Objective: We analyzed the reliability of a protocol for measuring quantitative cerebrospinal fluid (CSF) flow at the cerebral aqueduct and established the range of CSF flows in normal elderly patients, patients with Alzheimer's and other forms of dementia, and patients with idiopathic normal pressure hydrocephalus (NPH).
Methods: A constant flow phantom was used to establish the accuracy of the CSF flow measurement. The clinical variability of the measurement was estimated by calculating the standard deviations and coefficients of variation of intra- and interobserver and intertrial data sets derived from three normal volunteers. A total of 236 patients were studied, including 47 normal elderly patients, 115 patients with cognitive impairment (9 with mild cognitive impairment, 46 with Alzheimer's disease, and 60 with other cognitive impairment), 31 patients in whom NPH was suspected but ultimately excluded, and 43 patients with a final clinical diagnosis of NPH.
Results: The intraobserver, interobserver, and intertrial measurement variations of 6.4, 5.4, and 8.8%, respectively, were substantially smaller than the wide variation observed among subjects. There was no statistically significant difference in flow between normal elderly patients and patients with cognitive impairment (P = 0.91). When these populations were pooled, the average flow was 8.47 ml/min (standard deviation, 4.23; range, 0.9-18.5 ml/min). The average flow rate in patients with a final clinical diagnosis of NPH was 27.4 ml/min (standard deviation, 15.3; range, 3.13-62.2 ml/min). This was significantly higher than the flow rate in each of the other three groups (all, P < 0.001).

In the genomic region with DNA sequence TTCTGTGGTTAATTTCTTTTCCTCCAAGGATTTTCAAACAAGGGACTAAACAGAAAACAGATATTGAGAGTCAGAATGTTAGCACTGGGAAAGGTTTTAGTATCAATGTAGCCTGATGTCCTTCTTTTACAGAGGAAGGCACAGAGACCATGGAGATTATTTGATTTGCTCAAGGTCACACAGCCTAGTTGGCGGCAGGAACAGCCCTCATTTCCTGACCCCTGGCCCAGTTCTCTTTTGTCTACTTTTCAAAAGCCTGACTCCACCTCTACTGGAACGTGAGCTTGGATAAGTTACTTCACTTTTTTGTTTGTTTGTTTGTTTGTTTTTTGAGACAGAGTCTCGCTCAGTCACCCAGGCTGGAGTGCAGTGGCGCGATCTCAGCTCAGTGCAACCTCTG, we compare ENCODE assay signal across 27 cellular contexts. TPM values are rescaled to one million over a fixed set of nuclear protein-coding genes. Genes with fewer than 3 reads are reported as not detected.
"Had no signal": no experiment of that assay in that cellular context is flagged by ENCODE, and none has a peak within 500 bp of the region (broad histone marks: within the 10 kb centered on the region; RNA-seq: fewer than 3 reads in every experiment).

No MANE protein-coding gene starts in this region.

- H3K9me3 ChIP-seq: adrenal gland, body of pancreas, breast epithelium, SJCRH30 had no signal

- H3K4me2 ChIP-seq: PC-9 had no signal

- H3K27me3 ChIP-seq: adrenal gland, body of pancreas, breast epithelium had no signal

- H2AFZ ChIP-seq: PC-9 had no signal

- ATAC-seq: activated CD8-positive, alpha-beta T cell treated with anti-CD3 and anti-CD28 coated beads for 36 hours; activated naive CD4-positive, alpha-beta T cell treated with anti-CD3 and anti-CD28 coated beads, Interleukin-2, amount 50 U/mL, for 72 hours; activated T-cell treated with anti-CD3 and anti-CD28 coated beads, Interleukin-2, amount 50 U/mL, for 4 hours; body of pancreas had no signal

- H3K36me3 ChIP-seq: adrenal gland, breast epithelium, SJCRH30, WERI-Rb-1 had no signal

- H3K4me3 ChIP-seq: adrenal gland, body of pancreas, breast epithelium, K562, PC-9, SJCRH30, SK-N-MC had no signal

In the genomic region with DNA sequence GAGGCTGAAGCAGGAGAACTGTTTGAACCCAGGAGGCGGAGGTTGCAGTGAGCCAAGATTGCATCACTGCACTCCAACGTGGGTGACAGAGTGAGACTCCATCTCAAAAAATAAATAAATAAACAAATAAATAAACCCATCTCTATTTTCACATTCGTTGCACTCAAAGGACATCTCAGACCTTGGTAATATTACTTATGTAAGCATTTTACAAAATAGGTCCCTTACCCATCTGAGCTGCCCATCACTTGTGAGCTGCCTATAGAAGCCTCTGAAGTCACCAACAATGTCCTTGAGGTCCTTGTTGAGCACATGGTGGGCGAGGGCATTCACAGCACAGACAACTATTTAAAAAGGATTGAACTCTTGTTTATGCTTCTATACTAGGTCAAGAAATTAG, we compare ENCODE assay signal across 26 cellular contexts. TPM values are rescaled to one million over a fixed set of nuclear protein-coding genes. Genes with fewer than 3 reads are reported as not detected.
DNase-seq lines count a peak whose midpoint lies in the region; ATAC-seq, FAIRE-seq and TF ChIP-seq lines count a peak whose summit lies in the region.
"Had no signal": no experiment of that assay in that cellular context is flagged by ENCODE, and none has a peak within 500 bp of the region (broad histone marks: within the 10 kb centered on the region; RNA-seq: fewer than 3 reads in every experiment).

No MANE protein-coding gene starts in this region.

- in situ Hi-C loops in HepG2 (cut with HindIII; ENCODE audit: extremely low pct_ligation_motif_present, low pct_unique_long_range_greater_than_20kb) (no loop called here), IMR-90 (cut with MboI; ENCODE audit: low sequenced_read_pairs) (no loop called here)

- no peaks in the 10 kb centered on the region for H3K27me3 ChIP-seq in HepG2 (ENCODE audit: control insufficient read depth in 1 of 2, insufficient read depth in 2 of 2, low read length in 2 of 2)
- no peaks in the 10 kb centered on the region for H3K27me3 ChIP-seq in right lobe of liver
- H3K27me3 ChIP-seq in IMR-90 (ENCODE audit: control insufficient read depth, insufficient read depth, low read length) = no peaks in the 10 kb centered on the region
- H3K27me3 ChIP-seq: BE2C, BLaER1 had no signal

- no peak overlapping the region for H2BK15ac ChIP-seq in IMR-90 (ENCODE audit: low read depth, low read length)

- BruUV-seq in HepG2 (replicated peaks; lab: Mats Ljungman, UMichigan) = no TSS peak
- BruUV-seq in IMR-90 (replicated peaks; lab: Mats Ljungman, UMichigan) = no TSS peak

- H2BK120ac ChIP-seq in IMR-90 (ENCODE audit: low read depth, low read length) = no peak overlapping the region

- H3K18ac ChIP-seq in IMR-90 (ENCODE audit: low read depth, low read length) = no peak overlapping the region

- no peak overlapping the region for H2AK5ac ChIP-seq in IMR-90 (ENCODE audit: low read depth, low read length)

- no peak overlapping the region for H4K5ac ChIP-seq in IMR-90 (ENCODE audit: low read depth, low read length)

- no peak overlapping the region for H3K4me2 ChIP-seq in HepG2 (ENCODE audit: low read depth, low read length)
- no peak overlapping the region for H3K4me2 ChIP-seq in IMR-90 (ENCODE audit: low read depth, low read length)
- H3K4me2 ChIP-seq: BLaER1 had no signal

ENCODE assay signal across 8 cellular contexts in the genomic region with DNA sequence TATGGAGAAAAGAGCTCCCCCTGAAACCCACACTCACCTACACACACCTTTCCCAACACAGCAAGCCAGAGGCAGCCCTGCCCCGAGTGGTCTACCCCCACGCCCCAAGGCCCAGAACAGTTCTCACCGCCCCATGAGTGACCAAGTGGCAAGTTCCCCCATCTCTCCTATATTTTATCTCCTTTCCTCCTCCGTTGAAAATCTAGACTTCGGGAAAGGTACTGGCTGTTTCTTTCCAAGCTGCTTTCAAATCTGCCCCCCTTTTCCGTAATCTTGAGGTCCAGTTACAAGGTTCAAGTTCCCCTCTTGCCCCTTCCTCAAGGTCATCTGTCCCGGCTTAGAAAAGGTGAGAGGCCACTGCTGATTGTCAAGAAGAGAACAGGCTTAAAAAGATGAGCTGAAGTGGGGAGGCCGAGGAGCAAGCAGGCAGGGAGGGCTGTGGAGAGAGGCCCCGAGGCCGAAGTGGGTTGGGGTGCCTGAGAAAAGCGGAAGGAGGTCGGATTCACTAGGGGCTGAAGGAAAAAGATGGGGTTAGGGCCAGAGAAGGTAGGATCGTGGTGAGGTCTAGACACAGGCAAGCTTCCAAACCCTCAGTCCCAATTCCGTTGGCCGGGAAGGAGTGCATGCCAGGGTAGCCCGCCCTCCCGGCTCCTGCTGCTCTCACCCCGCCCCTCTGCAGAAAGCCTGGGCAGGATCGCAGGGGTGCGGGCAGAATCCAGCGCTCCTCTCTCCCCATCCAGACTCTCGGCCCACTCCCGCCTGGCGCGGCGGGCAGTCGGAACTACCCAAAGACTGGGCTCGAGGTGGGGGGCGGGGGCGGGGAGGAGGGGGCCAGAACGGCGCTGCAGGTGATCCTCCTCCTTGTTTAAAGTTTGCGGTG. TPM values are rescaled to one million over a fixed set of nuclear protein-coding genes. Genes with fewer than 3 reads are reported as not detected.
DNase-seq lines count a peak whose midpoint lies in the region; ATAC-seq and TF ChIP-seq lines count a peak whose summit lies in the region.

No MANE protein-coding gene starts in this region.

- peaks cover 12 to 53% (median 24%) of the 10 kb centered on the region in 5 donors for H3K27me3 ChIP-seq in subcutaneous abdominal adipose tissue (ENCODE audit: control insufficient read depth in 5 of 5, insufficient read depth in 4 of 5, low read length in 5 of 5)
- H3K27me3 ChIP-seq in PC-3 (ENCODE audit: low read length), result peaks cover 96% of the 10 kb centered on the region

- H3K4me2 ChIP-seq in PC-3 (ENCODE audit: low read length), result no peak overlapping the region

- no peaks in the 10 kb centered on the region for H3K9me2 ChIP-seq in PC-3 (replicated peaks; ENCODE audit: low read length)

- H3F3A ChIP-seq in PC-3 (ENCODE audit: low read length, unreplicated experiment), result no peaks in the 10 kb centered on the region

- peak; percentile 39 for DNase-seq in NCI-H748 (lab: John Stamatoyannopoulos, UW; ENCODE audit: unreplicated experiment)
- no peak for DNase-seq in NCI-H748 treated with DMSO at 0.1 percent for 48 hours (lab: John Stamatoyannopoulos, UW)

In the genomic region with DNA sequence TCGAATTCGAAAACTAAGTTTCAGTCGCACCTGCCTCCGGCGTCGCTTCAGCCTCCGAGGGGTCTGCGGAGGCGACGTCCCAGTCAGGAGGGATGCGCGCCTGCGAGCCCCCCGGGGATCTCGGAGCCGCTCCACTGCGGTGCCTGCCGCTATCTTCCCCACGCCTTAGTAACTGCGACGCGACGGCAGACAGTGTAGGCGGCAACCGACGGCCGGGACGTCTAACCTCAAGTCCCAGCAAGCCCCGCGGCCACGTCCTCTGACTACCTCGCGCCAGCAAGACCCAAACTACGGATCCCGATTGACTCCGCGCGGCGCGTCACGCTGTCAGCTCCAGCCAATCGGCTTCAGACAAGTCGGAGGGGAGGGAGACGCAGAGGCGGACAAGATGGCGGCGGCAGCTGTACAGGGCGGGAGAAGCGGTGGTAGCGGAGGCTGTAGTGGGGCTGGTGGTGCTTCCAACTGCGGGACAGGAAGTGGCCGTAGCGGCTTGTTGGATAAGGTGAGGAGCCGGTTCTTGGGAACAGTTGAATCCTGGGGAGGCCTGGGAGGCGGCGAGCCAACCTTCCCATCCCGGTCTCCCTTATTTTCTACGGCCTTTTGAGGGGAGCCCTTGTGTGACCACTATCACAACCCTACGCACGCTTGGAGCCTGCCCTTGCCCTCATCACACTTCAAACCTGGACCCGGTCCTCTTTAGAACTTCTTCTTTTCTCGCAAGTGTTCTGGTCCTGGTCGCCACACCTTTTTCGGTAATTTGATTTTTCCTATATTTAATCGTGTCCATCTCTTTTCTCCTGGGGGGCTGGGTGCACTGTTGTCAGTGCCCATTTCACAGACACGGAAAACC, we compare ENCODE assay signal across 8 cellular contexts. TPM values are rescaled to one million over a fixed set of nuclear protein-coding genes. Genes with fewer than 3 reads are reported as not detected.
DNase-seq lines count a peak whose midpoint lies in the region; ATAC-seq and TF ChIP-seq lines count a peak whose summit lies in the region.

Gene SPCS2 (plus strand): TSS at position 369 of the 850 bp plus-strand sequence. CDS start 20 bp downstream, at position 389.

Conclusion: CSF flow measurements of less than 18 ml/min with a sinusoidal flow pattern are normal. CSF flow of greater than 18 ml/min suggests idiopathic NPH.